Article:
Protein tyrosine phosphatase

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Protein tyrosine phosphatase 1, trimer, Human
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CAS no.79747-53-8
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Protein tyrosine phosphatases (EC, systematic name protein-tyrosine-phosphate phosphohydrolase) are a group of enzymes that remove phosphate groups from phosphorylated tyrosine residues on proteins:

[a protein]-tyrosine phosphate + H2O = [a protein]-tyrosine + phosphate

Protein tyrosine (pTyr) phosphorylation is a common post-translational modification that can create novel recognition motifs for protein interactions and cellular localization, affect protein stability, and regulate enzyme activity. As a consequence, maintaining an appropriate level of protein tyrosine phosphorylation is essential for many cellular functions. Tyrosine-specific protein phosphatases (PTPase; EC catalyse the removal of a phosphate group attached to a tyrosine residue, using a cysteinyl-phosphate enzyme intermediate. These enzymes are key regulatory components in signal transduction pathways (such as the MAP kinase pathway) and cell cycle control, and are important in the control of cell growth, proliferation, differentiation, transformation, and synaptic plasticity.[1][2][3][4]


Together with tyrosine kinases, PTPs regulate the phosphorylation state of many important signalling molecules, such as the MAP kinase family. PTPs are increasingly viewed as integral components of signal transduction cascades, despite less study and understanding compared to tyrosine kinases.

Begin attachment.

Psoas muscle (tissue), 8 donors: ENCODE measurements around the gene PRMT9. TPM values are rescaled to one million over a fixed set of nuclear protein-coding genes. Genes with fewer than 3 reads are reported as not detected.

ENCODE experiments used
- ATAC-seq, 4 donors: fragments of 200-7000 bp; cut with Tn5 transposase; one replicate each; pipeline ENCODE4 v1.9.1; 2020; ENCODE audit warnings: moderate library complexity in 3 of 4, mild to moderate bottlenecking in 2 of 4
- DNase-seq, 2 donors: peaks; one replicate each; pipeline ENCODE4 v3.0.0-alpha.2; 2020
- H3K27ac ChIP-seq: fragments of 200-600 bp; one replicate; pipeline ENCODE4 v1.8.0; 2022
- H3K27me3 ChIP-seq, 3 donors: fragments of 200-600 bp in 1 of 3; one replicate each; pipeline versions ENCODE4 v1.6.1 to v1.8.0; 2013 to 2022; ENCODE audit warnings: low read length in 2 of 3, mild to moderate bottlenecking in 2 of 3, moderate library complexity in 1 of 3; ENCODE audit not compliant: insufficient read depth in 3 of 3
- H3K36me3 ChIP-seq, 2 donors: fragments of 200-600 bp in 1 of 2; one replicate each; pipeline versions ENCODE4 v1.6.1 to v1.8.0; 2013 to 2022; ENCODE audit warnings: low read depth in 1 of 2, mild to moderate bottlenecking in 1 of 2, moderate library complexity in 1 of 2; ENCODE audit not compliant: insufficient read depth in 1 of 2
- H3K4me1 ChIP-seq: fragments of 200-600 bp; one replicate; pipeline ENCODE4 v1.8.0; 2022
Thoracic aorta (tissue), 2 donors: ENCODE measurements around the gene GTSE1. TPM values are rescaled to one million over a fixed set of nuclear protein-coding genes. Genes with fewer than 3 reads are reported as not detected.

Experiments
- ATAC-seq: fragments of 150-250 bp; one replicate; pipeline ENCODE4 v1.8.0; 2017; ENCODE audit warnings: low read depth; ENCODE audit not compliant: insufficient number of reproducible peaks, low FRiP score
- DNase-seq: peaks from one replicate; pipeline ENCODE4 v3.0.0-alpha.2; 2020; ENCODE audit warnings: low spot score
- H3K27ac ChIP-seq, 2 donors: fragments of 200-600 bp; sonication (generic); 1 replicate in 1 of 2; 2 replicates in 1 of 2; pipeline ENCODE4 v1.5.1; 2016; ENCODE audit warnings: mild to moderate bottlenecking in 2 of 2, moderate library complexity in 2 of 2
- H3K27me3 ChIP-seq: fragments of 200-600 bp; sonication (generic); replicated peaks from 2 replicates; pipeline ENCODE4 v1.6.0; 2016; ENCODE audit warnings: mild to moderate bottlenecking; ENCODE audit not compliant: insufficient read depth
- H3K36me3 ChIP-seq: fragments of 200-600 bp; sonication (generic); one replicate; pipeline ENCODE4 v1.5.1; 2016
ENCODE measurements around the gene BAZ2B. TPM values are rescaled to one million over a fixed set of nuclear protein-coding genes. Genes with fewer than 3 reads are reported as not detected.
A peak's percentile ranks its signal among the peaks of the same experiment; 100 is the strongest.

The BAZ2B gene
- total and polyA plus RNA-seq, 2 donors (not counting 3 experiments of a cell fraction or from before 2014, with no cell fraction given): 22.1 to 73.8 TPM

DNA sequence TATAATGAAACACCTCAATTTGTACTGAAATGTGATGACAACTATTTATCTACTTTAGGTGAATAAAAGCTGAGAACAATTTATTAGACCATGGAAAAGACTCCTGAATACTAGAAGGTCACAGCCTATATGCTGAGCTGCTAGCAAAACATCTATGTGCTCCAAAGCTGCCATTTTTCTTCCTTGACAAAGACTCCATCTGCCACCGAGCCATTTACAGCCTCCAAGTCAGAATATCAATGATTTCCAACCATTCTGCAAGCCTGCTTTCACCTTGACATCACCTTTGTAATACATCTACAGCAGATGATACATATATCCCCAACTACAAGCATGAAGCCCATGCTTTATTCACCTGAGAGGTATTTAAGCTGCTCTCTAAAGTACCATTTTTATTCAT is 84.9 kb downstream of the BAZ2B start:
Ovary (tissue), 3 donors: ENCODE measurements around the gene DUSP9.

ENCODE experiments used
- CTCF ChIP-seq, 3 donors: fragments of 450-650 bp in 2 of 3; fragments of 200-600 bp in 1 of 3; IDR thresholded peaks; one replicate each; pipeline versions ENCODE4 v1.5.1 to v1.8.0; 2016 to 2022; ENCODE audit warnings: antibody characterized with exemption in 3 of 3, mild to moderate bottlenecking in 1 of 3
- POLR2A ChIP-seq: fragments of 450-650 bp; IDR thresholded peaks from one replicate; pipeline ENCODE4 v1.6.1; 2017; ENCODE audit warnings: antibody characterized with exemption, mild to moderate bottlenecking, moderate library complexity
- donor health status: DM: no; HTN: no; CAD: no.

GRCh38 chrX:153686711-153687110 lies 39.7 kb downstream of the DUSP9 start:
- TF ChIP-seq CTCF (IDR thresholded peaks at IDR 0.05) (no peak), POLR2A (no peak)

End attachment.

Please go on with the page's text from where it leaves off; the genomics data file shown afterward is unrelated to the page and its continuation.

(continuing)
PTPs have been implicated in regulation of many cellular processes, including, but not limited to:


By mechanism[edit]

PTP activity can be found in four protein families.[6][7]

Links to all 107 members of the protein tyrosine phosphatase family can be found in the template at the bottom of this article.

Class I[edit]

The class I PTPs, are the largest group of PTPs with 99 members, which can be further subdivided into

Dual-specificity phosphatases (dTyr and dSer/dThr) dual-specificity protein-tyrosine phosphatases. Ser/Thr and Tyr dual-specificity phosphatases are a group of enzymes with both Ser/Thr (EC and tyrosine-specific protein phosphatase (EC activity able to remove the serine/threonine or the tyrosine-bound phosphate group from a wide range of phosphoproteins, including a number of enzymes that have been phosphorylated under the action of a kinase. Dual-specificity protein phosphatases (DSPs) regulate mitogenic signal transduction and control the cell cycle.

LEOPARD syndrome, Noonan syndrome, and metachondromatosis are associated with PTPN11.

Elevated levels of activated PTPN5 negatively affects synaptic stability and plays a role in Alzheimer's disease,[3] Fragile X syndrome,[4] schizophrenia,[8] and Parkinson's disease.[9] Decreased levels of PTPN5 has been implicated in Huntington's disease,[10][11] brain ischemia,[12] alcohol use disorder,[13][14] and stress disorders.[15][16] Together these findings indicate that only at optimal levels of PTPN5 is synaptic function unimpaired.

Class II[edit]